Matthew, Harvey, Katrina; three random names that incite memories of a deadly, destructive, powerful force of nature.
So, how did these hurricanes get their names?
When storms first were named, they were named arbitrarily, experts said. For example, if a storm ripped off the mast of a boat named Antje, the hurricane would become known as Hurricane Antje. Eventually, meteorologists wanted a more organized naming system.
Today, storm naming is determined by an international committee of the United Nations World Meteorological Organization (WMO). The group meets annually to discuss all things hurricane related.
According to the World Meteorological Organization, Atlantic tropical storms have been named from a list that originated from the National Hurricane Center in 1953, which is now kept up by the WMO.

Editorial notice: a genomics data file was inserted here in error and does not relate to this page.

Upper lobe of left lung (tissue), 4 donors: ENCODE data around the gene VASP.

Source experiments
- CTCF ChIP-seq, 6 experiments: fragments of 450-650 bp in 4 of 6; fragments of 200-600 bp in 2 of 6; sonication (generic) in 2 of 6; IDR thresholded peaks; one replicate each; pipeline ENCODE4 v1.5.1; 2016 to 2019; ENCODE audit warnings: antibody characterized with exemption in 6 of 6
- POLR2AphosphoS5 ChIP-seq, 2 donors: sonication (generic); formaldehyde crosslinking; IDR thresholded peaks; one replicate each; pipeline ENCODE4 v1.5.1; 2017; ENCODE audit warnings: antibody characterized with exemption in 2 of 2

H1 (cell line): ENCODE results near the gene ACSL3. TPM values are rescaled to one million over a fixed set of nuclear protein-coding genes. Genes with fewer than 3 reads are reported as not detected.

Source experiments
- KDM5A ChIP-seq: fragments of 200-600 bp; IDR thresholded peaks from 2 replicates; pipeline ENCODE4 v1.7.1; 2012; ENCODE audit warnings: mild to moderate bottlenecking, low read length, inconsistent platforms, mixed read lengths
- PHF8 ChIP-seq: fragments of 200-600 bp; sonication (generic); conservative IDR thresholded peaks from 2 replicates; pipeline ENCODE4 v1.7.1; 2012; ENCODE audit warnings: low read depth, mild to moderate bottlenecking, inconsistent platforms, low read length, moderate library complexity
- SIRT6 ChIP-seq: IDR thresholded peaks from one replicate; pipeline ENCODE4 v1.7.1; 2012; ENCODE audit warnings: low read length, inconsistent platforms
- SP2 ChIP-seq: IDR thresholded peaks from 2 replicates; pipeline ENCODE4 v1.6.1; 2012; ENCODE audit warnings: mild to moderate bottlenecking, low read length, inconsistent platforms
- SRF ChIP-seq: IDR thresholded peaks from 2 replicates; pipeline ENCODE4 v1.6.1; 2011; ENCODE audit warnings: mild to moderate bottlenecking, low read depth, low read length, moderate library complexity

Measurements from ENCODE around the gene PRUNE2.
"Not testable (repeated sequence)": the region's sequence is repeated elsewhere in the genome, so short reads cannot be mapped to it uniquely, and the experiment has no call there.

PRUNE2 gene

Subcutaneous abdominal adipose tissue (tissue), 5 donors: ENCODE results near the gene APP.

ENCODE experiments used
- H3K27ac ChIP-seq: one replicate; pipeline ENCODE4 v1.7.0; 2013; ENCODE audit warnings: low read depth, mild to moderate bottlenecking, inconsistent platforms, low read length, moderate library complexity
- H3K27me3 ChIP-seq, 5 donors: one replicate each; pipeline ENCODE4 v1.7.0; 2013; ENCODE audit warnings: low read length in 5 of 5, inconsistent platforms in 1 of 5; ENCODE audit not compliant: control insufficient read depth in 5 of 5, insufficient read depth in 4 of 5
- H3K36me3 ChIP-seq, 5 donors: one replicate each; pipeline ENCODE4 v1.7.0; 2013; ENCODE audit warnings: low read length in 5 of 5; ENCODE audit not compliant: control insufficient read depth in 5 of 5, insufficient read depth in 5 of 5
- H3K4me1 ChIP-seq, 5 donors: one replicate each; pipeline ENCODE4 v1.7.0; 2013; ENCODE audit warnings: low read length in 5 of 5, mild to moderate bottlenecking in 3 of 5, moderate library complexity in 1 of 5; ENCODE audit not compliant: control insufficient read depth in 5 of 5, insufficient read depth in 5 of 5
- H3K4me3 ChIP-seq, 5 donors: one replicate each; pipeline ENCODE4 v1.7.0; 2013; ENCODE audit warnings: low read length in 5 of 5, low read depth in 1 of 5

"The original name lists featured only women's names," the WMO said. "In 1979, men's names were introduced and they alternate with the women's names. Six lists are used in rotation. Thus, the 2015 list will be used again in 2021."
The organization said the only time there is a change in the list is if a storm is extremely deadly or costly. The WMO said they retire the name due to it being inappropriate for reasons of sensitivity.
"If that occurs, then at an annual meeting by the WMO Tropical Cyclone Committees (called primarily to discuss many other issues) the offending name is stricken from the list and another name is selected to replace it. Infamous storm names such as Haiyan (Philippines, 2013), Sandy (USA, 2012), Katrina (USA, 2005), Mitch (Honduras, 1998) and Tracy (Darwin, 1974) are examples for this."